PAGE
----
(Despite the 1970s Freedom Fighters comic making a big deal about finding a way for Roy to ditch the suit during his off hours, he actually spent a good deal of time in the Police Comics run sporting a fashionably broad-shouldered men’s suit and a pair of fibro-wax driving gloves. The tragic volatility of his powers was very much a Bronze Age conceit.)

Since his (stupidly tasteless) demise in Infinite Crisis, the Human Bomb has spawned of a pair of forgettable legacy characters, a Heroclix figure (based on one of said legacy characters), and a non-speaking appearance in the Brave and the Bold animated series. A miniseries featuring the latest incarnation of the character was released a couple of years back, and defied expectations by shifting upwards of a dozen copies. Someone at DC obviously has some fondness for the concept, yet so far has been unable to translate that past the vagaries of copyright maintenance which govern the cycles of d-lister appearances.

I myself have a small amount of affection for the Dauntless Detonator, though nothing approaching anything remotely close to dedicated fandom. He’s a fun bit of fluff from a time when the concept of superhero comics was getting fleshed out in fits and starts and all manner of oddness. The Human Bomb is a perfect example of the latter, mildly fascinating but Nobody’s Favorite.

One dimensional chess

March 6th, 2017

My current creative paralysis can be summed up as this:

Writing about trivial matters feels hollow in light of current events, yet I also feel uncomfortable adding to the unceasing flood of political thinkpieces.

The present situation is the grotesque culmination of historical and cultural threads I’ve been studying for decades. While I’ve had plenty to say, I’ve had little will to say it outside personal conversations and short bursts of righteous outrage on social media — and even then it feels like adding more noise to an already deafening din.

And sometimes it is better to listen than to speak.

There has been something I keep feeling an urge to address, to point where I’ve written and shelved a dozen drafts of this post over the past six weeks. It’s a relatively minor point in the ongoing litany of outrages, but the fact I keep dwelling upon it means that I should attempt to address it.

It has been suggested by some quarters that the President’s twitter outbursts and propensity for bizarre proclamations are indicative of some high level manipulation campaign. There have been a slew of articles, tweets, and infographics released to back up the claim that his social media tantrums are calculated distractions from the Real Issues. They frame Trump and his cabal as evil geniuses on par with Fantomas or Dr. Doom.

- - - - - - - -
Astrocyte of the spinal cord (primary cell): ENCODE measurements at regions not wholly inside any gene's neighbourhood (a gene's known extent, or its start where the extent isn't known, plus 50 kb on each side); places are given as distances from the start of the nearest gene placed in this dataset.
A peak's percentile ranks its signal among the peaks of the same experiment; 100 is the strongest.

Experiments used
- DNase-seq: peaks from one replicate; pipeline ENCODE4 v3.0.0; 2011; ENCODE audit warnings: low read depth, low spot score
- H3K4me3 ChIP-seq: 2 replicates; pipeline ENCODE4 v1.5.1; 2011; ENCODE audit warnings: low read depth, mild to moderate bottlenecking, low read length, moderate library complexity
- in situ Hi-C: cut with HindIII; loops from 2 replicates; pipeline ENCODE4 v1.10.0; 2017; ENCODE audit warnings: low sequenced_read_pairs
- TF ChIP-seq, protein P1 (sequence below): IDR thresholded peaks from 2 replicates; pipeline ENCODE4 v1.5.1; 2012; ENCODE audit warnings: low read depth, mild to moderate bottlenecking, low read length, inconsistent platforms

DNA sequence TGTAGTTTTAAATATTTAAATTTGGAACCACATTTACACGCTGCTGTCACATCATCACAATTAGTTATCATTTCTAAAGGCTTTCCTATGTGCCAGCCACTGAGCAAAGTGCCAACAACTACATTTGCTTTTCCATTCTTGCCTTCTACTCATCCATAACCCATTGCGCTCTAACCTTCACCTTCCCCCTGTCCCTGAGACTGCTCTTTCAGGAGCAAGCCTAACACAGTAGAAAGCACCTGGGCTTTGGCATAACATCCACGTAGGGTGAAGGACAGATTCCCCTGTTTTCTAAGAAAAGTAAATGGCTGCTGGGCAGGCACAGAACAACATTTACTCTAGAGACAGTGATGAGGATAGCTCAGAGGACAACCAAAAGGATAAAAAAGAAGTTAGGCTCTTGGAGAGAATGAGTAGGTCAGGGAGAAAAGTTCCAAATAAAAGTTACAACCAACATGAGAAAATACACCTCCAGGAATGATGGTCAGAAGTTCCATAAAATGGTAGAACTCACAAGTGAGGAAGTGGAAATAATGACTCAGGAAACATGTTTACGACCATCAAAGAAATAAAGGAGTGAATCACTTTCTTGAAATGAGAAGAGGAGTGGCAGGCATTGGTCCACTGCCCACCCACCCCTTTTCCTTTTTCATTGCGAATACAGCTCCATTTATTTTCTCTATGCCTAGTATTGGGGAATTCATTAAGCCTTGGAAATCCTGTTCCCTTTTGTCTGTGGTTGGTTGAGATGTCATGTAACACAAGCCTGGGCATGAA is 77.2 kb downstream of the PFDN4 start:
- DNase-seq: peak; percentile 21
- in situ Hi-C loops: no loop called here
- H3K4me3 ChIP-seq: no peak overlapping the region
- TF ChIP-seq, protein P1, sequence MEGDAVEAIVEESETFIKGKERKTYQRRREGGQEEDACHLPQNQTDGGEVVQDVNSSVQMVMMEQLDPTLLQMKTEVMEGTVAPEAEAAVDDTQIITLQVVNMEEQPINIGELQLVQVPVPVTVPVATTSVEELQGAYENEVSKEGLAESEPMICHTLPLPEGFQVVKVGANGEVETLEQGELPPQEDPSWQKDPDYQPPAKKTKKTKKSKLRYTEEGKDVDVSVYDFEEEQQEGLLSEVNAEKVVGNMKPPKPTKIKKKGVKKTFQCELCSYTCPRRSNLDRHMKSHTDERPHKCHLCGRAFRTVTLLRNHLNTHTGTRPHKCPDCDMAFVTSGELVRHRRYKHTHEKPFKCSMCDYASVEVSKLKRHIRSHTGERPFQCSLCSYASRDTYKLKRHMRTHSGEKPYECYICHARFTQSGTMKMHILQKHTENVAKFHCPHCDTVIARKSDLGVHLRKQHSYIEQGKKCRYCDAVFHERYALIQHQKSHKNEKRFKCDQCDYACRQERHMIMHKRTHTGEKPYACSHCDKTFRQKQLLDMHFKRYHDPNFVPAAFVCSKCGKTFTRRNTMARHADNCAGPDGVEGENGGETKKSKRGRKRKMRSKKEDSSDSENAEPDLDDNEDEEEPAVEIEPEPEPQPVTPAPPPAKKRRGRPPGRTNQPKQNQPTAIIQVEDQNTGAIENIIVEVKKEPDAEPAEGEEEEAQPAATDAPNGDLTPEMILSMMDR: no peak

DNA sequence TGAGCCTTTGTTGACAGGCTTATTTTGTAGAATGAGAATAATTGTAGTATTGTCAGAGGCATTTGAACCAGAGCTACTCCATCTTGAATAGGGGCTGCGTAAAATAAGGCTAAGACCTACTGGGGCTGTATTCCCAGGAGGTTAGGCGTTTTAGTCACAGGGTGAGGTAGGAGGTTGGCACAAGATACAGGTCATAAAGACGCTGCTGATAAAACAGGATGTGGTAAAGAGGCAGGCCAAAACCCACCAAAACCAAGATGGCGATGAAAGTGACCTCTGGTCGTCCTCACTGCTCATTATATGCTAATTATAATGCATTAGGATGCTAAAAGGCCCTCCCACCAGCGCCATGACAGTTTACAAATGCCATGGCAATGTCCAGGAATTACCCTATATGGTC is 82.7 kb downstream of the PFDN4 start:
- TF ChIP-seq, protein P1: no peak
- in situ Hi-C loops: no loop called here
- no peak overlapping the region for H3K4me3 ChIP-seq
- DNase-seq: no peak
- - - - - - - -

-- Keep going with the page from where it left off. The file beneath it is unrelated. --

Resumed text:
This narrative simultaneously over-complicates and over-simplifies the actual situation. If they were as adept as this shit as claimed, why do the results demonstrate otherwise?

Trump and cronies might consider themselves masters of the game, but even their minor tactical successes on that front have only sown the seeds of strategic setbacks. The whole rationale behind these antics is to direct attention away from something, the way a swirled handkerchief or buxom assistant keeps audiences’ eyes away from an illusionist’s furtive movements. Everything we’ve seen from this administration so far as been as effective as said illusionist screaming “HEY LOOK AT ME I’M TOTALLY NOT SLIPPING A LIVE RABBIT OUT OF A CONCEALED BAG RIGHT NOW HONEST!”

Savvy manipulators don’t attempt to defuse one controversy by sparking an even bigger one in their midst, as we’ve witnessed with the flap over Jeff Sessions’ meetings with Russian officials. Instead of a “sorry, that was Senate business” and an unforced recusal, the Trump crowd escalated the situation with contradictions and accusations that have only drawn more scrutiny.

“But the media stopped talking about Sessions…” Yeah, because now they’re busy covering a standoff between the head of the FBI and the Justice Department over a laughably transparent lie. That’s some fine manipulation, there, akin to deflecting a bullet to the foot so it hits your groin instead.

If you want to see how the game is played by skilled hands, think back to George W. Bush’s administration, where a bunch of veteran political operatives crammed one odious policy after another through with nigh impunity and marginal public resistance. Did you know his administration had its own iteration of a Muslim travel ban? Or had economic, education, and environmental policies in line with Trump’s? Considering my readership, you probably did, but the point remains that they were able to pursue that agenda with very little pushback. That fact that some ostensibly liberal folks are currently trying to soft-pedal W’s legacy shows how adeptly that narrative was crafted despite the piles of corpses that agenda generated.